Stocks climbed after minutes from the Federal Reserve’s latest policy meeting gave no signals that officials could turn more hawkish soon to fight inflation.

The S&P 500 rebounded from earlier losses, while the tech-heavy Nasdaq 100 outperformed. The dollar pared gains. Treasury two-year yields -- which are more sensitive to imminent policy moves -- edged higher, while the 10-year rate wavered. In late trading, Nvidia Corp., the largest US chipmaker by market value, slid after Chinese supply-chain woes and the war in Ukraine weighed on its sales forecast.

Most US policy makers saw half-point rate increases as appropriate at the next two meetings, consistent with Chair Jerome Powell’s comments. While they noted the potential for rates to go high enough to constrain the economy, there were hints of a possible pause -- an “expedited” tightening would leave the Fed “well positioned later this year to assess the effects of policy firming and the extent to which economic developments warranted policy adjustments.”


  • “After the July meeting, the Fed is likely to become more ‘data dependent’ with regard to rate hikes,” said Bob Miller, BlackRock’s head of Americas fundamental fixed-income.
  • “The FOMC will likely hike by 50 bps at their upcoming meeting, but if growth prospects falter, the FOMC could likely revert to more conservative 25 basis point hikes in subsequent meetings,” said Jeffrey Roach, Chief Economist for LPL Financial, referring to the Federal Open Market Committee.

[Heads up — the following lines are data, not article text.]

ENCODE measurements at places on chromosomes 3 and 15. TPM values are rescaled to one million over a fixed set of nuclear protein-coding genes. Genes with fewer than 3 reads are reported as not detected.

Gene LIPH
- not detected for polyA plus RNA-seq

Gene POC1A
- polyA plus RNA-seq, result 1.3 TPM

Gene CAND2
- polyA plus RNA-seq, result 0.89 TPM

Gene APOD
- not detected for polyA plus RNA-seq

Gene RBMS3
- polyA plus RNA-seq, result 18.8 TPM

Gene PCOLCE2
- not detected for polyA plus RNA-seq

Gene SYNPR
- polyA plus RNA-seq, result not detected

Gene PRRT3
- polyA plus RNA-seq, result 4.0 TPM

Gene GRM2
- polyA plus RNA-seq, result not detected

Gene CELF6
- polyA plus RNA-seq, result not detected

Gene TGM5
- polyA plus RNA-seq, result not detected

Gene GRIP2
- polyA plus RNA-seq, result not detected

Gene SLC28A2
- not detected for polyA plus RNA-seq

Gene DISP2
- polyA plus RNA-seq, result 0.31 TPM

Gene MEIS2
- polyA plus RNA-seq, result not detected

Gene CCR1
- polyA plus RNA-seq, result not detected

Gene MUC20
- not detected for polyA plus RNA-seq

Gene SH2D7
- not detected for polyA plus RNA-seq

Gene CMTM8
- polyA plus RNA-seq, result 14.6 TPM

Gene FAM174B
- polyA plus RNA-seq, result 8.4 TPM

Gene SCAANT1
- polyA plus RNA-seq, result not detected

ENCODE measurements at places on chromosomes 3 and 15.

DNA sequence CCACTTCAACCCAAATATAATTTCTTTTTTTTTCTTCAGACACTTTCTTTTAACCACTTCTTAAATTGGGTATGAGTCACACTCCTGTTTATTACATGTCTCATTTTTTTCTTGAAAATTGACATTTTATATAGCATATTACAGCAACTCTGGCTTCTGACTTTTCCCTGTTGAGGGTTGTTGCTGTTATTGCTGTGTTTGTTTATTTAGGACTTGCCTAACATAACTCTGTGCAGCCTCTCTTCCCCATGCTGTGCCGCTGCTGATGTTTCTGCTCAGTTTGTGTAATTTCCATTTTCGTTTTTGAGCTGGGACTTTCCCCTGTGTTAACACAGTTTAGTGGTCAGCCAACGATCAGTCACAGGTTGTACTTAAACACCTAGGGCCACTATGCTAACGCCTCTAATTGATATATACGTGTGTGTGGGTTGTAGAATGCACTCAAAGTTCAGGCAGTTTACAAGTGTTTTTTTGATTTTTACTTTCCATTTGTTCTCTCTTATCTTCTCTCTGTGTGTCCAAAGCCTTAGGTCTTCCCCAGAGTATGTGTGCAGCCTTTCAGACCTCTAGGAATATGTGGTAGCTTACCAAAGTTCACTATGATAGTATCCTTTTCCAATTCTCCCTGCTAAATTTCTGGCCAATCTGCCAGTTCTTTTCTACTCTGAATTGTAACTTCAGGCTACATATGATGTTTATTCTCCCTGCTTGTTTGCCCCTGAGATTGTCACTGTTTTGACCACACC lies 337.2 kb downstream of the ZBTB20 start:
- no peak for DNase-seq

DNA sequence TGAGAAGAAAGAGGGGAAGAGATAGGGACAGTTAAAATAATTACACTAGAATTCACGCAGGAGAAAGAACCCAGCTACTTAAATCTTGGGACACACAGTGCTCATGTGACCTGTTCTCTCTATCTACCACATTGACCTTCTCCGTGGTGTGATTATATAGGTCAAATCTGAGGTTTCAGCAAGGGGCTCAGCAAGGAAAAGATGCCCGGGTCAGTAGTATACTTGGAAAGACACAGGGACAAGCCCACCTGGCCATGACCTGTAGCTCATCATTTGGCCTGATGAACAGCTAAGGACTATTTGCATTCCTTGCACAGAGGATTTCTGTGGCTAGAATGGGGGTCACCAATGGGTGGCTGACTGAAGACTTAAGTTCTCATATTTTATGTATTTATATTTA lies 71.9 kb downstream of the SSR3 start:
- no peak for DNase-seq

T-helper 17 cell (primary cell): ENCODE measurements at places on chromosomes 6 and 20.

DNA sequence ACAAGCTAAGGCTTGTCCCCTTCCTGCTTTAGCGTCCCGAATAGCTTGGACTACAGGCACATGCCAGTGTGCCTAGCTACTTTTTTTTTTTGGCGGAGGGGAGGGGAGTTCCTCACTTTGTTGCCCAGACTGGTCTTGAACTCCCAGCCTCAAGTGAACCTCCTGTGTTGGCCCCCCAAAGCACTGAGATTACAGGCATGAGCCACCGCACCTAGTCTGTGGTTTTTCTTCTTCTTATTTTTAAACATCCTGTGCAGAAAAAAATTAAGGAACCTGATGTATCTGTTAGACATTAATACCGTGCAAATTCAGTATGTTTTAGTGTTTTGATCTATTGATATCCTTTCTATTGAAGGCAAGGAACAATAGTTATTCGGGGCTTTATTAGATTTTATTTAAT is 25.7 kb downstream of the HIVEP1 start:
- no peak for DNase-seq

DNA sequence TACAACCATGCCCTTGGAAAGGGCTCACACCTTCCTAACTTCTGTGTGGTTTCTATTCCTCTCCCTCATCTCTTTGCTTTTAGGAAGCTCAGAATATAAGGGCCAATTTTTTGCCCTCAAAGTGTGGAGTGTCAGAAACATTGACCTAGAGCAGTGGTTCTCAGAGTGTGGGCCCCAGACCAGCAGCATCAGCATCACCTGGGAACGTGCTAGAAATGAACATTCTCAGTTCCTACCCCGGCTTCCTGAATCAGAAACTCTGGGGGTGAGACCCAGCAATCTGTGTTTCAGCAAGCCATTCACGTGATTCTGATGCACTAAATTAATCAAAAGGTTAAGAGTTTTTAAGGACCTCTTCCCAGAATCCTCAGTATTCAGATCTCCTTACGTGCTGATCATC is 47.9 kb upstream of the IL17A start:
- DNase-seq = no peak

• “The minutes came in close to market pricing,” said Priya Misra, global head of rates strategy at TD Securities.
  • “While the Fed has been under the microscope for quite some time now, it’s important to keep in mind that the minutes were from weeks ago,” said Mike Loewengart, managing director of investment strategy at E*Trade from Morgan Stanley. “It’s possible that investors will be in wait-and-see mode until the next Fed meeting to get it straight from the source.”
  • “We got some confirmation that the Fed is going to stay aggressive for at least the next few meetings,” said Matt Maley, chief market strategist for Miller Tabak + Co. “However, investors seem to be getting more comfortable with the thought that ‘tearing the bandaid off’ quickly might actually be what we need.”

Here are some key events to watch this week:

  • Bank of Korea rate decision Thursday
  • US GDP, initial jobless claims Thursday
  • US core PCE price index; personal income and spending; wholesale inventories; University of Michigan consumer sentiment Friday

Some of the main moves in markets:


  • The S&P 500 rose one per cent as of 4 p.m. New York time
  • The Nasdaq 100 rose 1.5 per cent
  • The Dow Jones Industrial Average rose 0.6 per cent
  • The MSCI World index rose 0.7 per cent


  • The Bloomberg Dollar Spot Index rose 0.2 per cent
  • The euro fell 0.5 per cent to US$1.0677
  • The British pound rose 0.4 per cent to US$1.2577
  • The Japanese yen fell 0.4 per cent to 127.31 per dollar


  • The yield on 10-year Treasuries was little changed at 2.75 per cent
  • Germany’s 10-year yield declined one basis point to 0.95 per cent
  • Britain’s 10-year yield advanced two basis points to 1.91 per cent


  • West Texas Intermediate crude rose 0.9 per cent to US$110.81 a barrel
  • Gold futures fell 0.7 per cent to US$1,859.20 an ounce